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He went to bed Tuesday night a young fashion designer with no name recognition beyond the industry and his clients. He awoke Wednesday morning a household name.
“I’m a part of history, and that’s amazing,” Jason Wu, the 26-year-old who designed Michelle Obama’s inaugural ball gown, told TODAY’s Meredith Vieira Wednesday in New York. “Words can’t describe how I felt. It was awesome.”
Wu was joined on the show by Isabel Toledo, who designed the striking ensemble the first lady wore to her husband’s swearing-in. The two designers were among several who had submitted designs to Obama for her Inauguration Day outfits. Neither knew that their clothes would be the ones the first lady wore until they saw her wearing them on TV.
A style of her own
Vieira asked Toledo how she reacted when she saw Obama wearing Toledo’s yellow-gold dress and capelike coat at the inauguration.
“I would probably say tears,” the 47-year-old Cuban immigrant said. “I was so happy. I was so impressed with her choice. I was so happy that she looked so beautiful and content.”
Wu’s gown was an ivory, fitted-bodice, one-shoulder design, covered in fabric petals, dotted with beads and featuring a short train.
The designer said he views Michelle Obama as a powerful and energetic woman and wanted that to come through. “Michelle is statuesque — she’s tall, she’s beautiful. I wanted to design a gown that would highlight her best feature,” he told Vieira.
Fashion critics have been near unanimous in praising the first lady’s sense of style and her choices of lesser-known designers, whose work she finds on her own. They also remarked on her willingness to mix and match, wearing olive gloves by J. Crew and forest-green heels by Jimmy Choo with Toledo’s dress, for example. For First Kids Malia and Sasha, she chose brightly colored coats by J. Crew.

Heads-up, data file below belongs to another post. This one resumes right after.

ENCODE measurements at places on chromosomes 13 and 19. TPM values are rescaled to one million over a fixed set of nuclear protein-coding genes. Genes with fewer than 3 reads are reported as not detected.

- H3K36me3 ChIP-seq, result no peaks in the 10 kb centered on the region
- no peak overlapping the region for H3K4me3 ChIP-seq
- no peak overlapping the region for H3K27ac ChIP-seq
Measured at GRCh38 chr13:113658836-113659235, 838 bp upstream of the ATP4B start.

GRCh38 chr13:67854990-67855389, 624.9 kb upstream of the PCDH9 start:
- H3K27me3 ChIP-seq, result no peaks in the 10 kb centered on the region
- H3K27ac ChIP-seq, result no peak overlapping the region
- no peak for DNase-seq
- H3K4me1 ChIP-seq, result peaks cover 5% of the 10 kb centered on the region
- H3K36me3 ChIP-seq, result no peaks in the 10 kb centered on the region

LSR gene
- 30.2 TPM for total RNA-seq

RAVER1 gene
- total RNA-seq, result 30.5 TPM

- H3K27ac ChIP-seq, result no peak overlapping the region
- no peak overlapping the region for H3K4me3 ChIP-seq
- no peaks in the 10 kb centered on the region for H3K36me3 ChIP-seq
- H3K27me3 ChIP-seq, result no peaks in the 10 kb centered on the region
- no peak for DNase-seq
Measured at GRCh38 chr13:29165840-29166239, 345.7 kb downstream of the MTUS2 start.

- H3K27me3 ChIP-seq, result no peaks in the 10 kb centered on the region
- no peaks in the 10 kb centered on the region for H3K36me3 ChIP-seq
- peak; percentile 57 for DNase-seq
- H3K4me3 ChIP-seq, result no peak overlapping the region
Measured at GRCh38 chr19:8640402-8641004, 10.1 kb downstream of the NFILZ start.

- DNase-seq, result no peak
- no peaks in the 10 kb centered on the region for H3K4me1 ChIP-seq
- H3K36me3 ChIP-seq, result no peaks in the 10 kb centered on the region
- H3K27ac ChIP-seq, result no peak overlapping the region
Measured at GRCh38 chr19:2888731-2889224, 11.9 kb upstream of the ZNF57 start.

The designers she chose for her dress and gown are seen as representing the American Dream. Wu immigrated to the United States from Taiwan as a young man, while Toledo came from Cuba. Wu studied at Parsons School of Design in New York, while Toledo attended both Parsons and FIT, also in New York.
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Although virtually unknown to the general public, both were well-known and successful in the fashion industry. Both have small operations, sketching their own designs and personally supervising those cutting and sewing the garments. They became known to Michelle Obama through Ikram, a designer boutique in Chicago that carries their clothing.
“She’s going to a shop and she’s saying, ‘This is what I like. This is my taste,’ ” Toledo told Vieira. “She’s a consumer like you and I. We’re not making it just for her. She shops and she expresses herself just like we do.”
“Her support means so much to designers who can't afford to advertise,” commented Nicole Phelps, executive editor at Style.com. Other critics have praised her for going with smaller labels instead of gravitating toward the big names in the industry.
The fact that Obama discovered Wu by herself and called him to design a ball gown made the moment special, he said.
“That’s so magical,” Wu told Vieira. “As an immigrant, that’s such an important thing to me. I’m living a dream that so many people have.”
“I'm just going to become a household name, which is a beautiful thing,” Toledo told TODAY in an off-camera interview. “I'm an example of [how] with hard work you can do anything. I am the American dream. Many of us start with nothing and achieve a lot.”
Wu is now part of history. As is traditional, Michelle Obama’s design will join the Smithsonian’s permanent collection of first ladies’ inaugural ball gowns.
Toledo said she watched the inauguration at her studio. When the first lady appeared wearing her dress, the designer called all her employees together to watch and celebrate.
The designer also settled the debate about what color the inaugural dress was. Depending on the light, the lace-overlaid fabric ranged from green to yellow to gold. The actual color, Toledo said, is called lemongrass.
“I wanted a color that felt fresh,” she said. “I wanted a color that had optimism. I chose lace because it’s not a flat surface. I thought it had more light.”
The Associated Press contributed reporting to this story.